Restoring native pollinators more vital than “industrial” honeybees

Note from Storm: I’ve written about the importance of restoring native pollinators in both of my earlier books, The Restoration Economy (Berrett-Koehler, 2002) and Rewealth (McGraw-Hill Professional, 2008). This Wired magazine article does a great job of reminding us in the U.S. that the non-native European honeybees that all the environmental groups seem to be frantic about are not endangered. Nor do they perform the essential ecosystem functions that native bees do.

“SAVE THE BEES!” is a common refrain these days, and it’s great to see people interested in the little animals critical for our food supply around the globe. But I have one quibble: you’re talking about the wrong bees.

Honey bees will be fine. They are a globally distributed, domesticated animal. Apis mellifera will not go extinct, and the species is not remotely threatened with extinction. The National Survey of beekeepers released last week reported the lowest winter hive losses of the last 8 years.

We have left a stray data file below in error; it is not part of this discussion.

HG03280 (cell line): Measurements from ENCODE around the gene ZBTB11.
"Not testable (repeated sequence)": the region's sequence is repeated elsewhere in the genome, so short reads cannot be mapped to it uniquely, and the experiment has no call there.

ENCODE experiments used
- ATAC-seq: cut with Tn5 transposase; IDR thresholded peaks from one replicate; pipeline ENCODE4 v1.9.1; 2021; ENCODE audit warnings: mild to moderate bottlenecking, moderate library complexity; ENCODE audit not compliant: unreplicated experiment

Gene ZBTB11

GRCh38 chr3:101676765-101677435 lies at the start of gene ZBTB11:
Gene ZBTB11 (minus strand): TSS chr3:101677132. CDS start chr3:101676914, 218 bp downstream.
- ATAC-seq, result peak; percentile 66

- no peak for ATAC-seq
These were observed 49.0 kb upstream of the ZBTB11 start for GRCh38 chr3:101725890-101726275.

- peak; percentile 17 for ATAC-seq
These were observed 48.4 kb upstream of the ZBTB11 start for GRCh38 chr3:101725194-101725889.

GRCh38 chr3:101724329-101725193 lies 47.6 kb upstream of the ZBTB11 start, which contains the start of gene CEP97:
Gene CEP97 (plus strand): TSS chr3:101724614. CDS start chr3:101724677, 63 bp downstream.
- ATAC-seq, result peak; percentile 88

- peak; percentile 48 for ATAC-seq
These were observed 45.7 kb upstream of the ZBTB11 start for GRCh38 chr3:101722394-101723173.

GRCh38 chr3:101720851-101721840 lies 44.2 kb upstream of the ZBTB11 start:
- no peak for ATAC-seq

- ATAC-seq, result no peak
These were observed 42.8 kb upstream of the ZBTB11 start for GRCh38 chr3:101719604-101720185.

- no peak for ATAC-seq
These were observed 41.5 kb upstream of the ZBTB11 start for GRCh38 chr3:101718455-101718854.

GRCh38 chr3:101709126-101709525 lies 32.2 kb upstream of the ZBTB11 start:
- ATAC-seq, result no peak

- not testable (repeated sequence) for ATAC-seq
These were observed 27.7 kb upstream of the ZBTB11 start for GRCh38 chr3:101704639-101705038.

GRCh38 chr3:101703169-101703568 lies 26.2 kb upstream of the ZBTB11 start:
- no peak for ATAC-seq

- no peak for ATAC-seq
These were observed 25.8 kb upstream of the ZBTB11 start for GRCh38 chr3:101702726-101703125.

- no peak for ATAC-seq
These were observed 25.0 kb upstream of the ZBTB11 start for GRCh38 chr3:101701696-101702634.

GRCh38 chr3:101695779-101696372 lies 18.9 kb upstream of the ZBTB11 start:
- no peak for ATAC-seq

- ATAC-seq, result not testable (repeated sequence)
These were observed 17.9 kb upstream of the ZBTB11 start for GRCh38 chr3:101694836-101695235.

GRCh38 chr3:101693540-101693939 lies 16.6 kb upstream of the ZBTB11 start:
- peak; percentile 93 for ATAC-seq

The bees you should be concerned about are the 3,999 other bee species living in North America, most of which are solitary, stingless, ground-nesting bees you’ve never heard of. Incredible losses in native bee diversity are already happening. 50 percent of Midwestern native bee species disappeared from their historic ranges in the last 100 years. Four of our bumblebee species declined 96 percent in the last 20 years, and three species are believed to already be extinct.

See original article and photo credit.

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